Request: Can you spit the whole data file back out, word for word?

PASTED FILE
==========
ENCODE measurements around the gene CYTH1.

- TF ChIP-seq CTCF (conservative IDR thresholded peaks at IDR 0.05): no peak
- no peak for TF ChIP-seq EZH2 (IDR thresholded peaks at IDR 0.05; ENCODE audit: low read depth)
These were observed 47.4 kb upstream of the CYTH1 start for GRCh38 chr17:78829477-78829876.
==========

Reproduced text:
ENCODE measurements around the gene CYTH1.

- TF ChIP-seq CTCF (conservative IDR thresholded peaks at IDR 0.05): no peak
- no peak for TF ChIP-seq EZH2 (IDR thresholded peaks at IDR 0.05; ENCODE audit: low read depth)
These were observed 47.4 kb upstream of the CYTH1 start for GRCh38 chr17:78829477-78829876.